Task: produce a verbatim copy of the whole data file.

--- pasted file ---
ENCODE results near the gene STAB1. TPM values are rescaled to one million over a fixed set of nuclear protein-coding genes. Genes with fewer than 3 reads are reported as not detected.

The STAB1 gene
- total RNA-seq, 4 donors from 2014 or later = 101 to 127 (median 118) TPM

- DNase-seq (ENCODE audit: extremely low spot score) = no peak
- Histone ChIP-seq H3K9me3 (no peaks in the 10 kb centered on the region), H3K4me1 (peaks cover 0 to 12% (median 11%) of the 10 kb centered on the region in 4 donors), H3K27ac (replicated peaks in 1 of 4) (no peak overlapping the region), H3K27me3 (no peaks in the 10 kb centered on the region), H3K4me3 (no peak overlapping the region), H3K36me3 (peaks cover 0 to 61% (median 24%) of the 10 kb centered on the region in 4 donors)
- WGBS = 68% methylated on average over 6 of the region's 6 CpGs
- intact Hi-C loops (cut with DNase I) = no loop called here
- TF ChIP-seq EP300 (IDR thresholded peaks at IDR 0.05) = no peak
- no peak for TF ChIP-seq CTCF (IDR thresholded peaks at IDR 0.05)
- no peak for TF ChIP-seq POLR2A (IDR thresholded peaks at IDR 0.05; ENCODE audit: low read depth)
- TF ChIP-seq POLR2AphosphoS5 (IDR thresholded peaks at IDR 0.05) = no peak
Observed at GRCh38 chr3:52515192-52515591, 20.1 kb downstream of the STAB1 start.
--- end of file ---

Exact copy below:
ENCODE results near the gene STAB1. TPM values are rescaled to one million over a fixed set of nuclear protein-coding genes. Genes with fewer than 3 reads are reported as not detected.

The STAB1 gene
- total RNA-seq, 4 donors from 2014 or later = 101 to 127 (median 118) TPM

- DNase-seq (ENCODE audit: extremely low spot score) = no peak
- Histone ChIP-seq H3K9me3 (no peaks in the 10 kb centered on the region), H3K4me1 (peaks cover 0 to 12% (median 11%) of the 10 kb centered on the region in 4 donors), H3K27ac (replicated peaks in 1 of 4) (no peak overlapping the region), H3K27me3 (no peaks in the 10 kb centered on the region), H3K4me3 (no peak overlapping the region), H3K36me3 (peaks cover 0 to 61% (median 24%) of the 10 kb centered on the region in 4 donors)
- WGBS = 68% methylated on average over 6 of the region's 6 CpGs
- intact Hi-C loops (cut with DNase I) = no loop called here
- TF ChIP-seq EP300 (IDR thresholded peaks at IDR 0.05) = no peak
- no peak for TF ChIP-seq CTCF (IDR thresholded peaks at IDR 0.05)
- no peak for TF ChIP-seq POLR2A (IDR thresholded peaks at IDR 0.05; ENCODE audit: low read depth)
- TF ChIP-seq POLR2AphosphoS5 (IDR thresholded peaks at IDR 0.05) = no peak
Observed at GRCh38 chr3:52515192-52515591, 20.1 kb downstream of the STAB1 start.